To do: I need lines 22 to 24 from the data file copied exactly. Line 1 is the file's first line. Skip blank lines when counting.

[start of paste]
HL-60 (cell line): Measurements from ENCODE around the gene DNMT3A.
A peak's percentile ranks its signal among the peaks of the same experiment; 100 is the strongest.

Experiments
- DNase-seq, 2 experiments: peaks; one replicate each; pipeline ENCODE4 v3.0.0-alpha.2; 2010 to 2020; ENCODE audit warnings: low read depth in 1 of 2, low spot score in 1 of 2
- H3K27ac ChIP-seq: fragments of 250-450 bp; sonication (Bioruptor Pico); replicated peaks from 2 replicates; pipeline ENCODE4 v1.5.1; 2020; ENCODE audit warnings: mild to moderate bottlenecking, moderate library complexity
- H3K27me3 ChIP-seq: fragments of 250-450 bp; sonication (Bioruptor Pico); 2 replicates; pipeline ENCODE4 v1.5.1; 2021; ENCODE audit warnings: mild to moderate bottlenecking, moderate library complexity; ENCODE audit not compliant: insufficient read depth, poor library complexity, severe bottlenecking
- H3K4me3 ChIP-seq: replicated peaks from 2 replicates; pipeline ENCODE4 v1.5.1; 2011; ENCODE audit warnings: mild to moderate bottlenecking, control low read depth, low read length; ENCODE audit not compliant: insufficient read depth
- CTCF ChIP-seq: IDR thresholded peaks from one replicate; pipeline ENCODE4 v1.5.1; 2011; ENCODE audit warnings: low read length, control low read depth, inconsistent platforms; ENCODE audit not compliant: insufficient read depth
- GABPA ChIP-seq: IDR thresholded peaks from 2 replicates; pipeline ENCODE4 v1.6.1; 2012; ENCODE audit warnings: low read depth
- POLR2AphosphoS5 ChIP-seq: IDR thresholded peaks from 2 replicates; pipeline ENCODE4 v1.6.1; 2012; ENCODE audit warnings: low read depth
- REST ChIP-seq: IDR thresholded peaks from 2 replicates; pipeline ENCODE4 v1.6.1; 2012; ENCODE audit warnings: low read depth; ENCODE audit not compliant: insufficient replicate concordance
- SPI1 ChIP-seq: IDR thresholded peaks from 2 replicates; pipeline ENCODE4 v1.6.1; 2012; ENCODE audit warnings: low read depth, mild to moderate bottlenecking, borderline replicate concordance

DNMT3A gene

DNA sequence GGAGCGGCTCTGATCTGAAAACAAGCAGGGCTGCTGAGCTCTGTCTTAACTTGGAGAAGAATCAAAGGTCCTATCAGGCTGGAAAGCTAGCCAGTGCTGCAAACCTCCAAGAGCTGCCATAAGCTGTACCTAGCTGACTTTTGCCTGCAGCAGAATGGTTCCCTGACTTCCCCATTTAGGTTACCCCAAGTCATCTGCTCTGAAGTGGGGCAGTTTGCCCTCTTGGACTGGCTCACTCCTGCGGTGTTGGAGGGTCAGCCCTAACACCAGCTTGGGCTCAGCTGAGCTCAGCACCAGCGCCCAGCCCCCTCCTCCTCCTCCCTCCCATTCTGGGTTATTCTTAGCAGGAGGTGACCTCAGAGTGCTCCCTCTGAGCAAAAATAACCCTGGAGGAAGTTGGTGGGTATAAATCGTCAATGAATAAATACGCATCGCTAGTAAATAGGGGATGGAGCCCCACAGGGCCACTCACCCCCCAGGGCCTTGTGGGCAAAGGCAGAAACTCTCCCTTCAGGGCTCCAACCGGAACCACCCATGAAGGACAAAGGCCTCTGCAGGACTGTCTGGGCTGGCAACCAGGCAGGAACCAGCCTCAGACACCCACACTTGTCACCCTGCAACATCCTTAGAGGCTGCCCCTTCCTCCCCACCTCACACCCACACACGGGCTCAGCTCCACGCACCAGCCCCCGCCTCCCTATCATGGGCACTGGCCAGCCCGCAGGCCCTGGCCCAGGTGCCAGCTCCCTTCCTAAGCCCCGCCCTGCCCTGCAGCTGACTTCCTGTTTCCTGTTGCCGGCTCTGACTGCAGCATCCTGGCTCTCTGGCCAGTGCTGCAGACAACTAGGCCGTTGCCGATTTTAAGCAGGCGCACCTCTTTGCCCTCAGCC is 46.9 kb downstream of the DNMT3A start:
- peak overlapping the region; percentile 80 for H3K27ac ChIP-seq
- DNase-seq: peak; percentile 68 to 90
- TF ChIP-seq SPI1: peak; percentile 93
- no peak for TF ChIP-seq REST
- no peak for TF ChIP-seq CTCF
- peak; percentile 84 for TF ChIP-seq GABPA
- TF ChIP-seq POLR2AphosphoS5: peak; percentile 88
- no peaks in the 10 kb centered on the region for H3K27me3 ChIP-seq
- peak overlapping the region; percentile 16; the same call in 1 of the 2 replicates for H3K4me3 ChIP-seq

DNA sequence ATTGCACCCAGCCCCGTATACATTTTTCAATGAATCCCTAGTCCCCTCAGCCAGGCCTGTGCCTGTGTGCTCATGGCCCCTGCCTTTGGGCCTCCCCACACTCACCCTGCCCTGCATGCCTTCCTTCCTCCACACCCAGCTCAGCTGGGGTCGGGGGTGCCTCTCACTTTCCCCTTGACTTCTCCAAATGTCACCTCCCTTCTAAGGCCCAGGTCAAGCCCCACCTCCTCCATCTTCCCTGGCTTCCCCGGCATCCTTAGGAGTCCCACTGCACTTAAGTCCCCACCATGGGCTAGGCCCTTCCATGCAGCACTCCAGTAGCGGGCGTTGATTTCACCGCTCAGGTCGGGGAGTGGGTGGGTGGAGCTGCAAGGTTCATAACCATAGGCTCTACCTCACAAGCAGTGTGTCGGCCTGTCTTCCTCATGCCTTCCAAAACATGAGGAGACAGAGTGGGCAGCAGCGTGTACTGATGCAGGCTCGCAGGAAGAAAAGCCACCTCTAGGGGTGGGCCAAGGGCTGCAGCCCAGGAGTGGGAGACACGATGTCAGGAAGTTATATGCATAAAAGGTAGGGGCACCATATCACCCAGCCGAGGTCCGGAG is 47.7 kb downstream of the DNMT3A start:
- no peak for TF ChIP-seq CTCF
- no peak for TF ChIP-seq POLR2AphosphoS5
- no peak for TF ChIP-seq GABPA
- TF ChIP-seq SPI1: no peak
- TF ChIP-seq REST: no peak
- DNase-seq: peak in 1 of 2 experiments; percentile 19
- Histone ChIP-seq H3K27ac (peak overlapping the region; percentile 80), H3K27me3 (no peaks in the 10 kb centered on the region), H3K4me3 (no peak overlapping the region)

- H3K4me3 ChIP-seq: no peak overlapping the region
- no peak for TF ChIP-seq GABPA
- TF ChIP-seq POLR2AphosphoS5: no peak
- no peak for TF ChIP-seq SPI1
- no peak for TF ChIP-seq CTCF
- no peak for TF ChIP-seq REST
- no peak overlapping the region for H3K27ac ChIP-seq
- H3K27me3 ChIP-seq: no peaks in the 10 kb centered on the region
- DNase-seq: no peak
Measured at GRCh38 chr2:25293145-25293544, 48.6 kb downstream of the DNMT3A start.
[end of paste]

- no peaks in the 10 kb centered on the region for H3K27me3 ChIP-seq
- peak overlapping the region; percentile 16; the same call in 1 of the 2 replicates for H3K4me3 ChIP-seq

DNA sequence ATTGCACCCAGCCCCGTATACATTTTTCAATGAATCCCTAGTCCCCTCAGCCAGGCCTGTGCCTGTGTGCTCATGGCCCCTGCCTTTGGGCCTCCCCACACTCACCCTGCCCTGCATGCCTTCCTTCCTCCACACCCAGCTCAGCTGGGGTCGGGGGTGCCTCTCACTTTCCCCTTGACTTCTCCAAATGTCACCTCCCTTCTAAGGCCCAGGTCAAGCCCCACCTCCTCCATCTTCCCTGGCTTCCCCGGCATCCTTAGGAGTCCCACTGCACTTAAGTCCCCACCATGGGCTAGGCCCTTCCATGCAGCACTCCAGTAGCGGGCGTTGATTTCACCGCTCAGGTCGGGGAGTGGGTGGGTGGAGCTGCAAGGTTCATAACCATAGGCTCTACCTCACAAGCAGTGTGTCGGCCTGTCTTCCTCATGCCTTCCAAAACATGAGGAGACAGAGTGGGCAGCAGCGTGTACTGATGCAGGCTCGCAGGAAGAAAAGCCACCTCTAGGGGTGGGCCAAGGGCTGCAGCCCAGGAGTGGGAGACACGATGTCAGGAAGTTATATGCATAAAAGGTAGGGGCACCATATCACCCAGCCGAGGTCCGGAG is 47.7 kb downstream of the DNMT3A start: